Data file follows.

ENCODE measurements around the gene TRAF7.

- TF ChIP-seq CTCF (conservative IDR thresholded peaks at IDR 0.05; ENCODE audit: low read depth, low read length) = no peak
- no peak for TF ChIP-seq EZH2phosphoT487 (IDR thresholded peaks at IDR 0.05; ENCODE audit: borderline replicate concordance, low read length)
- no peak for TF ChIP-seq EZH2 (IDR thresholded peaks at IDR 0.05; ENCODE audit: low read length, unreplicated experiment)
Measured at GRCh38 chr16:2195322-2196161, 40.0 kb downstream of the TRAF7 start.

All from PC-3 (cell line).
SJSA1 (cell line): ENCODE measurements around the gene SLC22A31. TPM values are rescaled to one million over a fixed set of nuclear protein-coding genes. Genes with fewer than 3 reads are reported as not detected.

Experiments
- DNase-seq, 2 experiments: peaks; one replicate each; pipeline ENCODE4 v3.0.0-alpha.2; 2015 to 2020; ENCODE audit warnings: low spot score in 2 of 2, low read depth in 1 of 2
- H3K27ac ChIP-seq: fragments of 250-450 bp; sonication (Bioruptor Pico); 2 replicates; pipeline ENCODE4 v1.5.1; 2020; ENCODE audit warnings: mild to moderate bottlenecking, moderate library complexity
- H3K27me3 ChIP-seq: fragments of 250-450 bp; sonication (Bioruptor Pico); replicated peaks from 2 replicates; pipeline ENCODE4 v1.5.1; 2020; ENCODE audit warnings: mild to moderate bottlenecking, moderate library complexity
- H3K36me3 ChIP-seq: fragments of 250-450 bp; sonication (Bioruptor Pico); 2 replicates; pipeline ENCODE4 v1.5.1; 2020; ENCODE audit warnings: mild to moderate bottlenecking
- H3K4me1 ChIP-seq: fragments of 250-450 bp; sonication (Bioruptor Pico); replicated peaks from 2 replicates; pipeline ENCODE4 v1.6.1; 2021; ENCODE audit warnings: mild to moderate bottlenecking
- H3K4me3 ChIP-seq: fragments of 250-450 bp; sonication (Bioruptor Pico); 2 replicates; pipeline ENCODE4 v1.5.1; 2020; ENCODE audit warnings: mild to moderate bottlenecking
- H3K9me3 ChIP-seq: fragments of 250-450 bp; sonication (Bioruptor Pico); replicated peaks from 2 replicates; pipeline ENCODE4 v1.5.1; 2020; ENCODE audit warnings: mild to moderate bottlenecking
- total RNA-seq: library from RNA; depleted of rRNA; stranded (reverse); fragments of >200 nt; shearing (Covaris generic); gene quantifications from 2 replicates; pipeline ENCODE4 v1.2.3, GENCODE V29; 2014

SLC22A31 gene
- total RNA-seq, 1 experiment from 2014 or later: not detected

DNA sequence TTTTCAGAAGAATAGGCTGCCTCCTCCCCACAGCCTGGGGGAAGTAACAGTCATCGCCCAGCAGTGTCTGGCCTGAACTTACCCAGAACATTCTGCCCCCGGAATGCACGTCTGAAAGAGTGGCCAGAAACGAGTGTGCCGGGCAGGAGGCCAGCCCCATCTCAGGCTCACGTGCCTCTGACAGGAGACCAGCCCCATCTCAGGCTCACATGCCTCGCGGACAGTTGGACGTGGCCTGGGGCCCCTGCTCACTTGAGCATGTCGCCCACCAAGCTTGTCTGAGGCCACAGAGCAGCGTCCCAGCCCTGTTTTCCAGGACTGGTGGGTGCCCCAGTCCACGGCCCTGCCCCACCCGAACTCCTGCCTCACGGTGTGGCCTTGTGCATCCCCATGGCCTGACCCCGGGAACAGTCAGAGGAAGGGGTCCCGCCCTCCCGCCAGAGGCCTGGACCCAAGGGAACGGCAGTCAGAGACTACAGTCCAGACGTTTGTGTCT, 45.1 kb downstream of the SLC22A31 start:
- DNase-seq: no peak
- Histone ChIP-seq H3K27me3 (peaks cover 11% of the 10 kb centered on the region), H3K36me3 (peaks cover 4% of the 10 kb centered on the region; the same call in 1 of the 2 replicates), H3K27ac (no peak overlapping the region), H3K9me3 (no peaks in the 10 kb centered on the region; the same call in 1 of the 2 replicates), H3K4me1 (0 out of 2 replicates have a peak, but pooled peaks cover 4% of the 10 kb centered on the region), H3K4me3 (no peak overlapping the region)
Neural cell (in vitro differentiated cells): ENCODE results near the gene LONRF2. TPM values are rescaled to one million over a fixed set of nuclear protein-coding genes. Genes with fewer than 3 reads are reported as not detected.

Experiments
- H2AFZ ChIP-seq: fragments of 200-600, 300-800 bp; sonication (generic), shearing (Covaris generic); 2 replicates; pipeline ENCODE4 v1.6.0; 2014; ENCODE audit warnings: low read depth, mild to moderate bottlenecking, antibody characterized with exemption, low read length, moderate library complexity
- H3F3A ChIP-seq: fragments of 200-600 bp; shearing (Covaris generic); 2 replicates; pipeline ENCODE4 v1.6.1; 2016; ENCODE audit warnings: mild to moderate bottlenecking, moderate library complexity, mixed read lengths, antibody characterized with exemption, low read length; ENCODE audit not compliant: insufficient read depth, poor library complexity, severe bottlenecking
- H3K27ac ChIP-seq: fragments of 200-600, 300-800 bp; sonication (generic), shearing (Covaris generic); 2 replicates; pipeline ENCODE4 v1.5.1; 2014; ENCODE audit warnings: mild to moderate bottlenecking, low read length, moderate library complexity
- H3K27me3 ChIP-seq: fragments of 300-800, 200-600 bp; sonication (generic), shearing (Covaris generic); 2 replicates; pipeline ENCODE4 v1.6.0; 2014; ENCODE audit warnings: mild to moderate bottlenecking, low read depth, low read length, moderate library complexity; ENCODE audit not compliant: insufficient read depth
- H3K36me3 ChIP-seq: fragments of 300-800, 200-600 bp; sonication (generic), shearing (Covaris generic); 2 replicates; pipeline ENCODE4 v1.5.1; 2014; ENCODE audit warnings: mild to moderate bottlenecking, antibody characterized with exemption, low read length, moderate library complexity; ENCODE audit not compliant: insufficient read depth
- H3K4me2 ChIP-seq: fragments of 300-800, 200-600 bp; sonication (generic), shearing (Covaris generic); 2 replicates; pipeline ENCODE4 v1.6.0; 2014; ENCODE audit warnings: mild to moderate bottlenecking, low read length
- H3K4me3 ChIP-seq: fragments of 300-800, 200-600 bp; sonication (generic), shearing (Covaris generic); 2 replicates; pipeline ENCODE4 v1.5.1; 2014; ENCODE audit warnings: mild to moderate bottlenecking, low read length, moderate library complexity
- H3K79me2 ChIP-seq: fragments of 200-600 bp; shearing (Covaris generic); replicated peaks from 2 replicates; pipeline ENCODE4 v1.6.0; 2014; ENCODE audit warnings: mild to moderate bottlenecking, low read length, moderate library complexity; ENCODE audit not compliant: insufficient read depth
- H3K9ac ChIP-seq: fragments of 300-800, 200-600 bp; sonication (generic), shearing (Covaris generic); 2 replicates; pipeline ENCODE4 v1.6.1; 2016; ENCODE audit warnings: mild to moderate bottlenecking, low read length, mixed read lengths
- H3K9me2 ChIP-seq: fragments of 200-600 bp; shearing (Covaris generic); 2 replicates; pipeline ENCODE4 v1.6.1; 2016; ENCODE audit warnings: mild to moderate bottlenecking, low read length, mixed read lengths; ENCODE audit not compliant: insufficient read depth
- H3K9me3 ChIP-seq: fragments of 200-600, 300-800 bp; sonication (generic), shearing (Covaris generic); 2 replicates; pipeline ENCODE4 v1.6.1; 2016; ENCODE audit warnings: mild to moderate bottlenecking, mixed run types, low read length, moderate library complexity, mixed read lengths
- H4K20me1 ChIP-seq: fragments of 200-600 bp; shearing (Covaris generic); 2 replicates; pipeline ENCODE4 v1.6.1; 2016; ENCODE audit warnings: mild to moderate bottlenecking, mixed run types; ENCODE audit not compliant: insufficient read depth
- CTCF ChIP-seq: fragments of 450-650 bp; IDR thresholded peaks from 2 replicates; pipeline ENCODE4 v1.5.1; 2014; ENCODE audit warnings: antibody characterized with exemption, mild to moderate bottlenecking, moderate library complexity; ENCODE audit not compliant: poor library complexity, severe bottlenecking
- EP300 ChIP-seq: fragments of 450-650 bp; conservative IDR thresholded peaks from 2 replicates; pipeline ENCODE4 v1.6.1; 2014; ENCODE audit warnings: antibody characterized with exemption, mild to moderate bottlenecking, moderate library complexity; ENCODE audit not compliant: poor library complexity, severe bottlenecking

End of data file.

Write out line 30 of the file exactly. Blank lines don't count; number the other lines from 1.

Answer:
- H3K4me3 ChIP-seq: fragments of 300-800, 200-600 bp; sonication (generic), shearing (Covaris generic); 2 replicates; pipeline ENCODE4 v1.5.1; 2014; ENCODE audit warnings: mild to moderate bottlenecking, low read length, moderate library complexity